One of the
fundamental issues of most socio-political debate in recent years is
ALIENATION, which means “estrangement”. This essay will elucidate the doctrine
of alienation in its origin until the era of Karl Marx. Much attention will be
focused on the way Marx conceived alienation, its causes, types and effects.
Attempt will be made to use this doctrine to explicate the circumstances of the
majority of Nigerians, who are predominantly poor.
The approach will
be a theoretical exposition of K. Marx theory of alienation. An attempt will be
made to juxtapose the arguments for and against the Marxist doctrine of
alienation, and how it tallies with the Nigerian society. This will aim at
correcting the defective systems of the Nigerian society. Here it will be
explained, whether the suffering and the inhuman conditions that
most Nigerians pass through can be termed, “alienation” following Marx theory.
If this doctrine is applied to the Nigerian society, the question will then be;
how does the Nigerian system alienates its citizens?
The purpose of this
essay, is to show whether there is any connections between the Marxist doctrine
of alienation and the condition of the average Nigerian worker. Here, I will
examine the solution proffered by Karl Marx. I will also show that though his
alienation doctrine seems to elucidate the conditions of many Nigerians, the
causes and solution proffered by Marx cannot be adapted to the Nigerian society.
To put it precisely, the solution proffered by Karl Marx is not workable nor
attainable in the Nigerian system. Finally, I shall propose that alienation can
only be mitigated within the context of solidarity.
OF THE STUDY
OF THE STUDY
SCOPE OF THE
LIFE AND WORKS OF KARL HEINRICH MARX
ON KARL MARK
of Class Struggle
Theory of Value
of Surplus Value
MARXIST DOCTRINE OF ALIENATION
ORIGIN AND DEFINITION OF THE CONCEPT
CAUSES OF ALIENATION
TYPES OF ALIENATION
AND WORKER’S SITUATION IN NIGERIA
CRITIQUE OF MARXIST THEORY OF
ALIENATION IN THE CONTEXT OF
REFLECTIONS AND CONCLUSIONS
1.1 BACKGROUND OF THE
It has become increasingly common to hear
life in the present age characterized in term of alienation1 The
concept of alienation has become an almost obsessive concern in areas of
socio-political philosophy, as a condition of man in this modern age. The
subject matter has become the isolated individual. The individual is estranged
from other people, the fruit of his labour, and his self. The alienating
condition of modern man shows that we are confronted by the symptoms of a
morbid and acute social sickness.
In this present Nigerian society, there has
been lamentations of oppressions exploitation and dehumanization. Nigerians are
exploited by fellow Nigerians, hence, M. I. Akimbo exclaimed, “we have done
very estimable evil to ourselves in this land”.2 Thus, a lot of
thinkers now term Nigerian workers as alienated beings. The question, which
seems to be cropping up, is whether some Nigerians are really alienated and
1.2 STATEMENT OF THE
The greatest ontological evil that can happen
to being in its essence, existence
and expression is alienation.3 There has been various attempts to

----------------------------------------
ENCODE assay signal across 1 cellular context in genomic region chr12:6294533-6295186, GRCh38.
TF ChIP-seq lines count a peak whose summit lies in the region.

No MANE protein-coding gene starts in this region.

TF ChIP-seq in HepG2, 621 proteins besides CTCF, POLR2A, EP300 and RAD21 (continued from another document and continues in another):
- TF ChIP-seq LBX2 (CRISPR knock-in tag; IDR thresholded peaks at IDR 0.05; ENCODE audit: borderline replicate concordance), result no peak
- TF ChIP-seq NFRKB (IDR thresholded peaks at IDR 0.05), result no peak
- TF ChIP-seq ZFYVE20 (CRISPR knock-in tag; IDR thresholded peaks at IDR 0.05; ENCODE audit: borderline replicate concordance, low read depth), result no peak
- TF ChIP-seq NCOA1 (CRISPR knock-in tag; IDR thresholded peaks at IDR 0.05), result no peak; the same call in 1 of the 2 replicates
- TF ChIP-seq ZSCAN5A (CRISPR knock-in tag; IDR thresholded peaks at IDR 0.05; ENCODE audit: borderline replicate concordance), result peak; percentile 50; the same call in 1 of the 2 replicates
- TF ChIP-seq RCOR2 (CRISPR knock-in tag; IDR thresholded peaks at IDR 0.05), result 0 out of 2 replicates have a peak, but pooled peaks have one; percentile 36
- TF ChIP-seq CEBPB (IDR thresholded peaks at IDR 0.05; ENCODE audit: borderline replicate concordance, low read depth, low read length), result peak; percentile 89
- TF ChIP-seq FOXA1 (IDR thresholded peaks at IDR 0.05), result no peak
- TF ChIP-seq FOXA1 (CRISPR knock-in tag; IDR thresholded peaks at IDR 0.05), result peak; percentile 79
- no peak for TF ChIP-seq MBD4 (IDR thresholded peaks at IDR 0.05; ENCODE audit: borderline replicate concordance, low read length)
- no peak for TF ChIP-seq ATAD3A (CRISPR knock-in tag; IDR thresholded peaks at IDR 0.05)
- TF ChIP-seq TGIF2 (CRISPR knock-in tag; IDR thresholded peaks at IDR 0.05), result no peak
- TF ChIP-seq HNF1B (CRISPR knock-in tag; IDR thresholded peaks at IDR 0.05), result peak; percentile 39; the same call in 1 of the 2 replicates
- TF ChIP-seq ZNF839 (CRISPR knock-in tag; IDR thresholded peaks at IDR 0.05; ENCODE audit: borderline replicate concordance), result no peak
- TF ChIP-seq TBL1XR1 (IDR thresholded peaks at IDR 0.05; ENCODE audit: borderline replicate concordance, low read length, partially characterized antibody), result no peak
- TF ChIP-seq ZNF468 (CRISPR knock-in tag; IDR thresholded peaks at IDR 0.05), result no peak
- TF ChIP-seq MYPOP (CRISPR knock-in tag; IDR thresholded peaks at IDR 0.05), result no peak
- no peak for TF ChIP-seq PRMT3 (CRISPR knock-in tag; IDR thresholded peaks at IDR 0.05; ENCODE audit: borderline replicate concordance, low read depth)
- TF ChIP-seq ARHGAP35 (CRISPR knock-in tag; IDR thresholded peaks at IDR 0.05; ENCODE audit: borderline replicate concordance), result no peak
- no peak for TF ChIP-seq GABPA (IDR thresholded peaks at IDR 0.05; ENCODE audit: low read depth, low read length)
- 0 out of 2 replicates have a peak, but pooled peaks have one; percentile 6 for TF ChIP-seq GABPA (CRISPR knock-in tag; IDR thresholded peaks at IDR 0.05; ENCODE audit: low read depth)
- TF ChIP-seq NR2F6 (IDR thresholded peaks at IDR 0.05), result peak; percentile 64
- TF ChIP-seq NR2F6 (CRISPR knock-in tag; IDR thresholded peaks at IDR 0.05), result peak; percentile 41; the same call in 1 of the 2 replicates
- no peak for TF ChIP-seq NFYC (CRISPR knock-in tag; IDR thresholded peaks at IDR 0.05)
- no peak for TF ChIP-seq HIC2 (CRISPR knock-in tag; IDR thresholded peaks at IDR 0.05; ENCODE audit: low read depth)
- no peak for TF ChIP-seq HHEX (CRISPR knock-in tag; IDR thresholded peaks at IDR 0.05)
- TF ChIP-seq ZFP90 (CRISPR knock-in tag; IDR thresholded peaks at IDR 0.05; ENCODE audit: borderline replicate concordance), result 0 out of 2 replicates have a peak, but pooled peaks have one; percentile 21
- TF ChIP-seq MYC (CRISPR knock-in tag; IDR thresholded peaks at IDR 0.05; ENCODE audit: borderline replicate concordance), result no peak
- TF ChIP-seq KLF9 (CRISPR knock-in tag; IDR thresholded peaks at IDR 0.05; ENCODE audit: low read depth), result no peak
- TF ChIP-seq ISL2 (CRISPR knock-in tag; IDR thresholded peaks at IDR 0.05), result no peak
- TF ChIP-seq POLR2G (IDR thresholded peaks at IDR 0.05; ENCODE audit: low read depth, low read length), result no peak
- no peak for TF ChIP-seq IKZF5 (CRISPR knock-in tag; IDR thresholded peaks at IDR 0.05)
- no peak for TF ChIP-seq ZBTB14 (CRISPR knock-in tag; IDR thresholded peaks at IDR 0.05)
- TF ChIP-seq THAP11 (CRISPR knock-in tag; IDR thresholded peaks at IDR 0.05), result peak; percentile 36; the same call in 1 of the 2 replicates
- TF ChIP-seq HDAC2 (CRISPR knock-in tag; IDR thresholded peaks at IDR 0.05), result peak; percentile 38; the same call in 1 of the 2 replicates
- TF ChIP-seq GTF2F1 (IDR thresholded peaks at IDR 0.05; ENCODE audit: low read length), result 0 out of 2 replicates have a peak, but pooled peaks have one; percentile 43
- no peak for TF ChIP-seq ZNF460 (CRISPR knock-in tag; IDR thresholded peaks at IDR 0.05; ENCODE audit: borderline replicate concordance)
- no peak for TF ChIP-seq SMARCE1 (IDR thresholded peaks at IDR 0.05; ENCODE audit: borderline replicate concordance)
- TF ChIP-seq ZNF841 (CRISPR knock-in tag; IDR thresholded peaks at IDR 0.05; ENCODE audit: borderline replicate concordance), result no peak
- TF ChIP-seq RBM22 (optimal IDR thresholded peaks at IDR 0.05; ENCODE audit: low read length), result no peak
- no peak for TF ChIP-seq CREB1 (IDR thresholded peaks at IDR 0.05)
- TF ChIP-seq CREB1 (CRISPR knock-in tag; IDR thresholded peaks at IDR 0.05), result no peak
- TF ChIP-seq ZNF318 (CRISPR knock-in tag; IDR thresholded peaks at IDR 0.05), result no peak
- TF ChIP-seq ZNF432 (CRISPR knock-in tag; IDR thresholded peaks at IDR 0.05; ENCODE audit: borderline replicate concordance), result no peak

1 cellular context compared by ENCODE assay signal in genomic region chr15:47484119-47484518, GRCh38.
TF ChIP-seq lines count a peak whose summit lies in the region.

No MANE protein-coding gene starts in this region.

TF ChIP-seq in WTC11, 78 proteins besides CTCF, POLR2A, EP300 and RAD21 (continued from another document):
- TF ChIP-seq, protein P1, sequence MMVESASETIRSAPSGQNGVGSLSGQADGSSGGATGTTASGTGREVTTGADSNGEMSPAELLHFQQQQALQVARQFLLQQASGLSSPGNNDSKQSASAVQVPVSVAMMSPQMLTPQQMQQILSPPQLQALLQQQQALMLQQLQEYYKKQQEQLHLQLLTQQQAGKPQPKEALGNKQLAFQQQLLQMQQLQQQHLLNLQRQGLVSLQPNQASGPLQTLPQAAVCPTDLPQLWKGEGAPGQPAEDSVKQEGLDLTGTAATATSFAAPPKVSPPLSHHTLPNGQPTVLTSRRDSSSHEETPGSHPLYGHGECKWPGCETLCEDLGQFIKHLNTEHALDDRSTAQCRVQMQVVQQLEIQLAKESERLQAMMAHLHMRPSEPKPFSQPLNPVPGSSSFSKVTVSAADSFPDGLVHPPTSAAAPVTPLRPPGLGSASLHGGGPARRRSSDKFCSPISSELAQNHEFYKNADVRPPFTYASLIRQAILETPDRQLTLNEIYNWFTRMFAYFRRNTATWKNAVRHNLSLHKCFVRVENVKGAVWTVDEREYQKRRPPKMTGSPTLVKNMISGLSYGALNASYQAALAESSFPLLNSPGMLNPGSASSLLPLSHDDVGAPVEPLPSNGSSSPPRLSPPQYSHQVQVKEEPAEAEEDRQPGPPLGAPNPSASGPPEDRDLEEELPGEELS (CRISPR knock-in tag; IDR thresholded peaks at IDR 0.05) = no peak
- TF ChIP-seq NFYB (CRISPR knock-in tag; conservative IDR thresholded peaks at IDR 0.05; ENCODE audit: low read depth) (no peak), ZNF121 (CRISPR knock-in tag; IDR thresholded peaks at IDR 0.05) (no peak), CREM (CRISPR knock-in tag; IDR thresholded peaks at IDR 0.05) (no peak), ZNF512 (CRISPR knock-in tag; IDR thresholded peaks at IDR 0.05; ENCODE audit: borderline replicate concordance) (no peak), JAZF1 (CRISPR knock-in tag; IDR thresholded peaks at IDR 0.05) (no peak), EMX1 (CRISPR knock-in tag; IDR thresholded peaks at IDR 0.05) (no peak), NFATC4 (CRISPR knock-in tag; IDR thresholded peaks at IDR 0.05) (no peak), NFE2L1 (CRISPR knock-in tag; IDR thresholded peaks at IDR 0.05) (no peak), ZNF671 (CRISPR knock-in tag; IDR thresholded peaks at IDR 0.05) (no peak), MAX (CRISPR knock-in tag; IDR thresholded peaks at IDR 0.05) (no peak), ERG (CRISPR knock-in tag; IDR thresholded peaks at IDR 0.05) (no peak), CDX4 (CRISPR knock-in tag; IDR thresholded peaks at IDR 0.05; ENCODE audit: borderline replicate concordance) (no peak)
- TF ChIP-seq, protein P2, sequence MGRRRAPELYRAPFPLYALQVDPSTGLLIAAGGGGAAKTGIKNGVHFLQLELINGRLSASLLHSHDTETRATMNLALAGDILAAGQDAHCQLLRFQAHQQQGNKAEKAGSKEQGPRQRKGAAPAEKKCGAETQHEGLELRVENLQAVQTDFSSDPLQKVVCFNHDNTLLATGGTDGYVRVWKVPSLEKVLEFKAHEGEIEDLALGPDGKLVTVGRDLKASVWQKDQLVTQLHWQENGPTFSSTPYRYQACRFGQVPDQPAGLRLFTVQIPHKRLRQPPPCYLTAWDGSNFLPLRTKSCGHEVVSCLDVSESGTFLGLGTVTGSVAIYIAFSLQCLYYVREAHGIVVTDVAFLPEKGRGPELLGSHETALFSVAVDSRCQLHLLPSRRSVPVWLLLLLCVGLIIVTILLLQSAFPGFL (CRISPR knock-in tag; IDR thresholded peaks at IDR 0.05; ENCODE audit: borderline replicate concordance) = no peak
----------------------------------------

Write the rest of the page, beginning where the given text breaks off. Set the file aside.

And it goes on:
interpret the conditions of the Nigerian workers following the basic tenets of
the Marxist doctrine of alienation, over the years. The worst part, is the
attempt to proffer solutions to the alienating conditions of Nigerian workers
following the pattern of Karl Marx’s-revolution.
The problems created by alienation are
multifarious. There is a problem of man’s inhumanity to man dehumanization, as
exemplified in the way the rich treat the poor in Nigeria. There is also the
estrangement of some Nigerians; from the fruits of their labour, from friends
and from family. Added to the above is the exploitation of the resources in the
Niger Delta to develop the northern region of Nigeria. This exploitation is in
all regions; employers exploiting employees, the rulers exploiting the ruled,
the clergy men exploiting their members, some lecturers in the university
exploiting their students and so on. How do we reconcile alienation with global
call for freedom and human dignity? How can man exercise himself fully in a
society that is characterized with all forms of alienation.
1.3 PURPOSE OF THE STUDY
The aim of this research among others is to assess
the doctrine of alienation and the applications of the solutions proffered with
reference to Karl Marx, and why this solutions cannot be applied to the
Nigerian society. An attempt will be made to give an elucidation of a workable
solution to address the alienating conditions in Nigeria.
1.4 SIGNIFICANCE OF THE
The significance of this research work is bipolar,
firstly, it will serve as assessment of the much esteemed doctrine of
alienation enunciated by Karl Marx, secondly it will serve as awareness to many
Nigerians that there is a workable solution to this alienating condition which
characterize their society.
It will also create the awareness that the solutions
to the problems of alienation in Nigeria cannot be located in the
solutions proffered by Karl Marx.
1.5 SCOPE OF THE STUDY
This project shall be limited to the doctrine
of alienation and its solutions as enunciated by Karl Marx. This is not to
neglect what other theorists have said about the concept of alienation. This
work will also attend to alienation of Nigerian workers and the workable
solutions to these alienations or estrangement. The role of the labour unions’
strikes will be examined to see if it is justified. The reactions of the
Nigerian government to the conditions of the labour class will not be
Also, the applicability or non-applicability
of the solutions proffered by Karl Mark will be examined critically to show how